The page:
The relative quiescence of the class struggle due to the long prosperity has fostered an apathetic attitude toward civil liberties among wide sections of the population. In addition, the cumulative effects of the witch-hunt have created fear among many people that to defend the rights of others would make them suspect themselves. In many cases, for example, it has been extremely difficult tor victims to obtain legal aid to say nothing of broad public support.

A big part of the guilt for the woeful success of the witch-hunt can be ascribed to the labor bureaucrats who at best are largely indifferent to the fate of the victims and at worst indulge in red-hunts in their own unions. This aspect of the state of civil liberties today, the right of unionists to hold their own views and to belong to other organizations of their own choice, is not treated in Dr. Lamont’s book. This is to be regretted, for it must surely be agreed that the potentially decisive force in the struggle for civil liberties is the labor movement.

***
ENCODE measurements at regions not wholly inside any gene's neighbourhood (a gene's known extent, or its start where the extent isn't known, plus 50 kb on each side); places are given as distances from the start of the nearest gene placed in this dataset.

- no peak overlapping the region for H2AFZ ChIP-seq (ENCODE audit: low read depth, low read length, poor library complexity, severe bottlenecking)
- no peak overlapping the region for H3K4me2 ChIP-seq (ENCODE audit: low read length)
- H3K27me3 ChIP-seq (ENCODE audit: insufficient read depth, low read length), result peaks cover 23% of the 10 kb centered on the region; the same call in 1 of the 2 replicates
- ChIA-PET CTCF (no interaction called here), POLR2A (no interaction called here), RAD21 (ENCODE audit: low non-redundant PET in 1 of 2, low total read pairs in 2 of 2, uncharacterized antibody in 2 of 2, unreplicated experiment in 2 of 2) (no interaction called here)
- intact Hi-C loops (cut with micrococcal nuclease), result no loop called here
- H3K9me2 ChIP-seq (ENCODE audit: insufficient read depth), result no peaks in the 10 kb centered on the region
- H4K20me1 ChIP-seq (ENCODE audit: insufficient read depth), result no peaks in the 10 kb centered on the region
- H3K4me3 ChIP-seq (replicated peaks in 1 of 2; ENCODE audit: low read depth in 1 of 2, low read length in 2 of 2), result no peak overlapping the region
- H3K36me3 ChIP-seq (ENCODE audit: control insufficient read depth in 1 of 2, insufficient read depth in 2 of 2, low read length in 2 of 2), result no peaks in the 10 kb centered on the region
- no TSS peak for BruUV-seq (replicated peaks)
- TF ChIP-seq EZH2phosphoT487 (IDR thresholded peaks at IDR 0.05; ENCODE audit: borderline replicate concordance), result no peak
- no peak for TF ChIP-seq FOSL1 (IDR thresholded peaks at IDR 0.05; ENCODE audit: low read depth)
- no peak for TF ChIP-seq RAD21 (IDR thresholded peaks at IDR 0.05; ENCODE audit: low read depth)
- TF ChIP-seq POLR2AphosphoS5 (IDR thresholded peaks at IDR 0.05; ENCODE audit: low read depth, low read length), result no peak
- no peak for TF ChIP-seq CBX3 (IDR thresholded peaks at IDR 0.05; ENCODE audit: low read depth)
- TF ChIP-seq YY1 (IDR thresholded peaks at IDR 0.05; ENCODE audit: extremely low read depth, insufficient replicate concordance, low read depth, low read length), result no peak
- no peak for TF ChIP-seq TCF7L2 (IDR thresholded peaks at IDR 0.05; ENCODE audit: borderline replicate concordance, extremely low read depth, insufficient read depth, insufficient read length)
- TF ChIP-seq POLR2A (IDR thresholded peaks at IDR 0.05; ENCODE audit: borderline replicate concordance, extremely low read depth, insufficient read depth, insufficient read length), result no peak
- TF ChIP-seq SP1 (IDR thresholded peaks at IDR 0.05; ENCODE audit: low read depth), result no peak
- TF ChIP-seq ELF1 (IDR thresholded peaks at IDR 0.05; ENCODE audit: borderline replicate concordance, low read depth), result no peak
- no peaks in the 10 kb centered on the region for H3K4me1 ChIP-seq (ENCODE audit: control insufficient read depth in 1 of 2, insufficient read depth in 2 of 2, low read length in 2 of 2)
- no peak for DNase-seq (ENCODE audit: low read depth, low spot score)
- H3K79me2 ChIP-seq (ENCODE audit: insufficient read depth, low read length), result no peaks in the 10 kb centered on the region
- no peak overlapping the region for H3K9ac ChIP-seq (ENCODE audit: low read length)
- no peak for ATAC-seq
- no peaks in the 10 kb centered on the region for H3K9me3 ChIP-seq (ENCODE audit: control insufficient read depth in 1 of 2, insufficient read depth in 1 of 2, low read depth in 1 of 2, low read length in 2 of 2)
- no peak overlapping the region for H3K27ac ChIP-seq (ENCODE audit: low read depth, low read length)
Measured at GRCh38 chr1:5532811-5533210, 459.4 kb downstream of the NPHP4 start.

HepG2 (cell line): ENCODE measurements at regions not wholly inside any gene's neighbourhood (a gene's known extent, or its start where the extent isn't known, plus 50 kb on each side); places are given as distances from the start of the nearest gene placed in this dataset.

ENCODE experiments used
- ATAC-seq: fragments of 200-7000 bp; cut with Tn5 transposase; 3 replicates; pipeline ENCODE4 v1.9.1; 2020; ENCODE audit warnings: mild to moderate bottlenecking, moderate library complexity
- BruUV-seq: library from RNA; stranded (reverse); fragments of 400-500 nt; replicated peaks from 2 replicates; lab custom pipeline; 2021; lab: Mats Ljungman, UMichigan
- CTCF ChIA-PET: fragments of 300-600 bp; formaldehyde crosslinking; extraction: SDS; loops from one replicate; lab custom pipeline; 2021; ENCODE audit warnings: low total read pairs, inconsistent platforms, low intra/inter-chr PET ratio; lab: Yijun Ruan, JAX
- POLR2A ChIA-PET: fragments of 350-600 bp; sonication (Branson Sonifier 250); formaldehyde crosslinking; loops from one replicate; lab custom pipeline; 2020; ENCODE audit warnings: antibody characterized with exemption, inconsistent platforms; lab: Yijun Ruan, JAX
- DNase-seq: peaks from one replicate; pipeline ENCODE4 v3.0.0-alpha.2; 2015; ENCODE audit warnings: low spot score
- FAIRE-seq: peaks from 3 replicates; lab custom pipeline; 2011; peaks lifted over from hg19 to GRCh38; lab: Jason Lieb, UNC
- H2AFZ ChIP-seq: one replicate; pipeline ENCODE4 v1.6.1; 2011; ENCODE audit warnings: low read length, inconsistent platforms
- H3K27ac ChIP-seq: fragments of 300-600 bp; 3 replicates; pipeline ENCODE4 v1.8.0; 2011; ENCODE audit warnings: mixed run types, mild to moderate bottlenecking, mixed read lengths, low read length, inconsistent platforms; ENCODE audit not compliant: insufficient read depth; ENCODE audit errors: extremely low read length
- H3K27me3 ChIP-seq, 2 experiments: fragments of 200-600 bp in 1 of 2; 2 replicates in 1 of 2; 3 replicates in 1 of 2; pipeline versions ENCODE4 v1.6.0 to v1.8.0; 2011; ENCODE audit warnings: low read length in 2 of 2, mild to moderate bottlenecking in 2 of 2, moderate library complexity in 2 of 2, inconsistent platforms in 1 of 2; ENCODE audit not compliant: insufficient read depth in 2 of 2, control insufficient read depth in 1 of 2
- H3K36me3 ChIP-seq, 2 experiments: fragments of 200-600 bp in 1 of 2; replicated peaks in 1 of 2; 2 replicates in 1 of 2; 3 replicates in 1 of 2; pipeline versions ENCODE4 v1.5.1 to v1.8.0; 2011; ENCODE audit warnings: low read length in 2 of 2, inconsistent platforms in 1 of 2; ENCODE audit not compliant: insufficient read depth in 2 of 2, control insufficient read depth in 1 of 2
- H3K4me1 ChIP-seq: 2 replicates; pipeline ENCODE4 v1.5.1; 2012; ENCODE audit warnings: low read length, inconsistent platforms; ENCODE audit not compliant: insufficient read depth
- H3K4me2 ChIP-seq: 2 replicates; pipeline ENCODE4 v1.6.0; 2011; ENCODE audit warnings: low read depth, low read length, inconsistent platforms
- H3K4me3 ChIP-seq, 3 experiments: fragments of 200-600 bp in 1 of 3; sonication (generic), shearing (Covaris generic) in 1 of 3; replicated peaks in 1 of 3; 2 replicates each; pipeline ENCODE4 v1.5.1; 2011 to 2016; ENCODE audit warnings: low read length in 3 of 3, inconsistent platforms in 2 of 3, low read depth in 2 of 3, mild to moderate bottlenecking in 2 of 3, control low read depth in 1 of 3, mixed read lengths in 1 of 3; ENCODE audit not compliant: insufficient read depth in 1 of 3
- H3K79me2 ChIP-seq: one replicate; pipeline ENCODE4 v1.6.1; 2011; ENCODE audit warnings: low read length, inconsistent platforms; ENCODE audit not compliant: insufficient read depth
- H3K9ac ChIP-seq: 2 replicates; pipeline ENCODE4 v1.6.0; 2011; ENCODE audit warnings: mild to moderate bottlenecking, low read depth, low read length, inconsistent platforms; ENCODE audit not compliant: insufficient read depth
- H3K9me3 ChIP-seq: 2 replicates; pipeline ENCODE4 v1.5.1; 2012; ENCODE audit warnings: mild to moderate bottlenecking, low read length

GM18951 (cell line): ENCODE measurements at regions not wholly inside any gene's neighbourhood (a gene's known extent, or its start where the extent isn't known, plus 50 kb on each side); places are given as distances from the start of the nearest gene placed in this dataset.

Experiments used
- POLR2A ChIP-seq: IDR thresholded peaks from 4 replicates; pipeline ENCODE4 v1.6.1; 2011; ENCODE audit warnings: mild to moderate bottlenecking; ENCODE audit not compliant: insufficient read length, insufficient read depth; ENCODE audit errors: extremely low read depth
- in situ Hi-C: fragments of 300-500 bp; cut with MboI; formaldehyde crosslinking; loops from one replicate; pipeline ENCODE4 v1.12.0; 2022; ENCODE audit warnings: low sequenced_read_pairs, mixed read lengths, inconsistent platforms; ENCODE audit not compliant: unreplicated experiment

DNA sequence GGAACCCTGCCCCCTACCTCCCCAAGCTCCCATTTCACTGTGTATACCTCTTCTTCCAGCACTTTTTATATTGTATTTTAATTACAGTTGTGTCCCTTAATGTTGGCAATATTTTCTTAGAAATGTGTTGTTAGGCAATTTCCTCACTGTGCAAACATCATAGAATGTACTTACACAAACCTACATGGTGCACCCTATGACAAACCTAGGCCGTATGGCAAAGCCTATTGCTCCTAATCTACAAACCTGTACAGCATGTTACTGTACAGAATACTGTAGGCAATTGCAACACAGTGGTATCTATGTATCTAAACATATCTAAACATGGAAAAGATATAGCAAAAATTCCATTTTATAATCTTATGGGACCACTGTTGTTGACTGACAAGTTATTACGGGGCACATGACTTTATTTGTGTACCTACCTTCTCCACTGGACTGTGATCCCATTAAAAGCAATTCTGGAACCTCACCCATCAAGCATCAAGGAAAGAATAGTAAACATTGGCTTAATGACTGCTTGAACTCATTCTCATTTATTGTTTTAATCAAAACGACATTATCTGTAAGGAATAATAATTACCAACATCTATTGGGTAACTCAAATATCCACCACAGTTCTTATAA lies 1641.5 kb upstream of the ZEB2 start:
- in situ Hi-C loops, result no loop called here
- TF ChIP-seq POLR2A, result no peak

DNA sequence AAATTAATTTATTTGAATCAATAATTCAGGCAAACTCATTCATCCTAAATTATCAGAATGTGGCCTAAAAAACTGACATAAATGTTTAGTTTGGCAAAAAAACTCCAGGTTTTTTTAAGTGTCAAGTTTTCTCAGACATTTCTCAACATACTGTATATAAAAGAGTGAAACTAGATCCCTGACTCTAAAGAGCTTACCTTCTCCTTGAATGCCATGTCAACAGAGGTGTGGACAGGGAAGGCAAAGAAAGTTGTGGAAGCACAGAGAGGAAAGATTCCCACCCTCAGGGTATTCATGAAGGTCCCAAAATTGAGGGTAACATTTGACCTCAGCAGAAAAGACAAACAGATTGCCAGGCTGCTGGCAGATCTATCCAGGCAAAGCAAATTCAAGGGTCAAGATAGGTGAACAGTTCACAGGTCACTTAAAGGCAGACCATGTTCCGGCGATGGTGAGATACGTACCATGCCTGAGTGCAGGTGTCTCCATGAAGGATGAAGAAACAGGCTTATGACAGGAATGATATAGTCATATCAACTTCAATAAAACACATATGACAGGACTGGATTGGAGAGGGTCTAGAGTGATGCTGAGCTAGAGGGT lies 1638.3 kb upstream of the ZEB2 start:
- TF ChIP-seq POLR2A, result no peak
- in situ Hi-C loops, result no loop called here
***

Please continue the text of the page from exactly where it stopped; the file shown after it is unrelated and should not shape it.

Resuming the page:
In the long run, it will be the workers’ organizations that will save freedom in America. They have the numerical strength; the power; and, most important, the greatest need for an atmosphere of free thought and discussion. Under the present witch-hunt atmosphere they have not been able to grow and very likely will be unable to do so until the air is cleared of the present contamination.

In the meantime, certain gains in the struggle to preserve civil liberties should be noted. Dr. Lamont sees an easing in the situation due to a lessening of tension in the cold war. In addition, there has been the welcome change of attitude on the part of the Communist party towards its working-class opponents. This organization has admitted that it was in error in supporting the government in the 1941 Smith Act trial of the Trotskyist and Minneapolis Teamsters’ Union leaders and it has shifted from sabotage to support of the case of the Legless Veteran James Kutcher. These are steps in the right direction. They lay the basis for future cooperation on a broader basis in civil-liberties cases, and a revival of the fine old slogan that “An Injury to One Is an Injury to All.”

In this connection, Dr. Lamont is to be commended for his principled stand, while a leader of the American Civil Liberties Union, in defense of all victims of the witch-hunt, including members of the Communist party. He takes note of the fact that while the current leadership of the ACLU has given up the principle of defending the rights of all, the branches throughout the country have taken a far better position in many instances.